In a case of first impression, the Ninth Circuit held in Flores v. City of San Gabriel  that an employer was liable to a class of employees for failing to include cash-in-lieu of benefits payments in its calculation of the regular rate for overtime purposes and that such payments are to be viewed as compensation for hours worked under the FLSA.  The Court also found the City’s failure to make further inquiry into the correctness of its designation of the benefits payments as excludable to be a willful violation of the statute, triggering an extended statute of limitations as well as liquidated damages.

In Flores, the City provided a Flexible Benefits Plan to its employees, whereby the City paid them a monthly allowance to purchase and maintain medical, dental, and vision benefits.  Employees were required to use a portion of the funds for dental and vision benefits, but could decline to use the remainder of the funds upon proof that the employee had alternate medical coverage (e.g. through a spouse).  If declined, the employee would receive the unused portion of the medical benefits allotment as a cash payment ($1,036 to $1,304 per month), that was added to his or her regular paycheck.  For the four years relevant to the lawsuit, from 42% to 46% of the City’s total plan contributions were paid to employees as cash for unused benefits.  The City designated all of the cash-in-lieu-of benefits payments as “benefits” not tied to hours worked by the employees, and therefore excluded them from calculation of the employees’ regular rate of pay.

A class of current and former police officers employed by the City filed a collective action under the FLSA, alleging that by failing to include the cash-in-lieu of benefits payments in calculating their regular rate of pay, the City willfully underpaid them overtime compensation.  The trial judge ruled in favor of the plaintiffs, finding that the City improperly excluded the cash-in-lieu of benefits payments from the regular rate of pay, except to the extent that such payments were made to trustees or third parties as part of a bona fide plan.  However, the judge also found that the City’s violation was not willful, limiting the period of recovery on the claim to two years (instead of three – for willful violations), and that plaintiffs were not entitled to liquidated damages.  Both sides appealed to the Ninth Circuit.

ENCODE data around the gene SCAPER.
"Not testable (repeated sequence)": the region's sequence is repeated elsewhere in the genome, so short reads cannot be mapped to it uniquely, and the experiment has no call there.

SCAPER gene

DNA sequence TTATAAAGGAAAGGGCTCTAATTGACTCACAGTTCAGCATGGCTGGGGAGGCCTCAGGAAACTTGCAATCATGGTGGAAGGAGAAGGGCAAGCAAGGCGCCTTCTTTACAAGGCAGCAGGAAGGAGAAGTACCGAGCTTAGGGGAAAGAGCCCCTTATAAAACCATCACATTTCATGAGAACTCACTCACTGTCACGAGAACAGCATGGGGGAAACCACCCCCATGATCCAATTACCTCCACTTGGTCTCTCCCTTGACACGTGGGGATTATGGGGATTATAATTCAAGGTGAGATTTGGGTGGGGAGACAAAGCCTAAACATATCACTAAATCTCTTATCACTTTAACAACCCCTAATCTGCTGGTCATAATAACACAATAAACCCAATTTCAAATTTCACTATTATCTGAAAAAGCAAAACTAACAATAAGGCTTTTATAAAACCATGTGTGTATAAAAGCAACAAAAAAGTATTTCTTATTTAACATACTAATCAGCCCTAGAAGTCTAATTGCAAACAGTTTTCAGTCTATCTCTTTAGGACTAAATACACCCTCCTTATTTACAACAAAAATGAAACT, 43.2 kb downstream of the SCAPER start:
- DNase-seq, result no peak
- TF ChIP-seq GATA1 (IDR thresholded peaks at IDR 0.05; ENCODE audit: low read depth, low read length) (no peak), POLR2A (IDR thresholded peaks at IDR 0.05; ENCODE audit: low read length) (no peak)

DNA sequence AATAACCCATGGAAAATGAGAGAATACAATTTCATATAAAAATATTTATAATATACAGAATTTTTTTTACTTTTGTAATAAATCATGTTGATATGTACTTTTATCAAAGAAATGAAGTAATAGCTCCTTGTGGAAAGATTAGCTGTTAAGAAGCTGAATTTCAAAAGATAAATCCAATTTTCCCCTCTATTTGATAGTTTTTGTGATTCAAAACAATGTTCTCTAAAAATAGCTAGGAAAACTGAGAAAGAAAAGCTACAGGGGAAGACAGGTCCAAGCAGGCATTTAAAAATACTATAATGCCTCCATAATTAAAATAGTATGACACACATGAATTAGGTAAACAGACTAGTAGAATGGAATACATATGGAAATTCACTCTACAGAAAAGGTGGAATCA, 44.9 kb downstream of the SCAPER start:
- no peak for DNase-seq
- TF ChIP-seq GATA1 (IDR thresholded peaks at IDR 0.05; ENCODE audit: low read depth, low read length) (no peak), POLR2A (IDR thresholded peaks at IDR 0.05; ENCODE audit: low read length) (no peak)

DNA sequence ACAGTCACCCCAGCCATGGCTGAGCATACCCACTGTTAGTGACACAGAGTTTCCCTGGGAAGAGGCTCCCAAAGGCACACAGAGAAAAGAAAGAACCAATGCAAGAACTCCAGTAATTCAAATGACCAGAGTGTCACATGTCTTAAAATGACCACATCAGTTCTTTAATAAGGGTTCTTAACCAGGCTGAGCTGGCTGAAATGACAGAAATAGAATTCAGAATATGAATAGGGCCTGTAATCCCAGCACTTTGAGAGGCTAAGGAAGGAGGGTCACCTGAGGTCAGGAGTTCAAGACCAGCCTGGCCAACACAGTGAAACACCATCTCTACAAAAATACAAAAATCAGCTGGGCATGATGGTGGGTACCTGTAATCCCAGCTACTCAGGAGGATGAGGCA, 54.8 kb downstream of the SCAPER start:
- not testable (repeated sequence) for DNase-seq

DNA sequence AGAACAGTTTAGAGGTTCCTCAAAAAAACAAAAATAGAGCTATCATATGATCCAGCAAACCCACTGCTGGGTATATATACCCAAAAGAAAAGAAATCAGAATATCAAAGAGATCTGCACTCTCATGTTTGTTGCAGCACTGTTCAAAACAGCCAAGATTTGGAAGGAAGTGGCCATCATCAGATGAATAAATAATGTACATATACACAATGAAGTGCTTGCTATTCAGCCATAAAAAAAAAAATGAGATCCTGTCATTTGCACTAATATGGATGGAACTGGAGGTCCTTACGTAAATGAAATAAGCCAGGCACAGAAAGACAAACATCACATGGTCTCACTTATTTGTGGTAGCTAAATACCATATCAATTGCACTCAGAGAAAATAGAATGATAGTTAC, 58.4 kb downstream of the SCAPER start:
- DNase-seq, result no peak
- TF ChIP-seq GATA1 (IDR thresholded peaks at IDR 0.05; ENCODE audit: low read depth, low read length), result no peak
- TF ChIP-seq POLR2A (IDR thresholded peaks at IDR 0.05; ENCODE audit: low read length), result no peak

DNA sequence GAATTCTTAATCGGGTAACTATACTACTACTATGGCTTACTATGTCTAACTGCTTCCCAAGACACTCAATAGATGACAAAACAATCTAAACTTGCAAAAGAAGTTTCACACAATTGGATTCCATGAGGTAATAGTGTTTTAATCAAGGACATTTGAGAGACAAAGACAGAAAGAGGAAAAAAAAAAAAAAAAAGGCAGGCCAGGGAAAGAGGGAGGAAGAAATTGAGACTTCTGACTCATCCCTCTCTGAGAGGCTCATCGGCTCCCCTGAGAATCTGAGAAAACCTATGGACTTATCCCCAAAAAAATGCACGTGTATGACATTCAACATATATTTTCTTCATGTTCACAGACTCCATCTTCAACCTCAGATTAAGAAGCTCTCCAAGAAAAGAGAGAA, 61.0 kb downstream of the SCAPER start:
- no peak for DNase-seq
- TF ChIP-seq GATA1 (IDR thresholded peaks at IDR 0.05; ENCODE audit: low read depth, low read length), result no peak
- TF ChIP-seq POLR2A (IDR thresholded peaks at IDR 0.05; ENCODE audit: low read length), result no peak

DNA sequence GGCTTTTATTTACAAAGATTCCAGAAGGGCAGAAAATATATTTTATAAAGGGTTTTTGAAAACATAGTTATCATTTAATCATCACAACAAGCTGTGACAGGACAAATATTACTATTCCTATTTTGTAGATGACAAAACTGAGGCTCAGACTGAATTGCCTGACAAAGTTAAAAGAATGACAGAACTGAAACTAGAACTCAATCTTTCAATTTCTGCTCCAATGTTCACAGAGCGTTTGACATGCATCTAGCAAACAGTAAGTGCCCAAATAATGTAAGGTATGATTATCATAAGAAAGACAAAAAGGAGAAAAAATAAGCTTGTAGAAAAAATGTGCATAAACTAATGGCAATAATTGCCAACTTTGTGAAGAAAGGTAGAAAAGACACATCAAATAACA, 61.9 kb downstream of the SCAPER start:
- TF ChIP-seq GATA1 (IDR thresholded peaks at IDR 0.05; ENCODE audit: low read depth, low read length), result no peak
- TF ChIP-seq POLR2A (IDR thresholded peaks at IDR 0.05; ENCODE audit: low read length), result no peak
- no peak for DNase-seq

The Ninth Circuit affirmed in part and reversed in part, albeit acknowledging that it was a “close call” on an issue of first impression, holding that the City’s plan was not a bona fide benefits plan for purposes of exclusion under the FLSA -- not only because payments were not made to a third party or trustee, but because the cash payments were greater than “incidental”. 

Using a standard the Concurring Opinion by Judge Owens labeled (in a sly Game of Thrones reference) as coming dangerously close to a “qyburnian resurrection” of theJiffy June standard where willfulness could be found when the FLSA was merely “in the picture”, the Circuit Court, unlike the trial court, concluded that the City acted willfully in violating the law by failing to “take affirmative action to assure” its classification of the payments complied with the FLSA.  While ultimately agreeing with the “willfulness” finding, Judge Owens pointed out that the standard for willfulness was more than negligence.

Notwithstanding the lack of legal precedence on the issue, nor the potential negative impact of discouraging employers from offering flexible benefit plans to employees, the Ninth Circuit’s opinion left the issue of the classification of these payments to the legislature, and not the courts, to address.

Until the legislature provides clarity on this issue, employers with flexible benefits plans should audit their payroll practices to avoid overtime pay liability and costly penalties if any compensation is being paid directly to employees in lieu of benefits.  Carefully evaluating the true cost of maintaining those plans in light of the Flores decision’s possible impact on overtime costs is another consideration for employers, especially those with workforces that are largely hourly.  Ignoring the possibility of a willfulness finding due to ongoing practices could lead to a Mountain1 of unanticipated costs.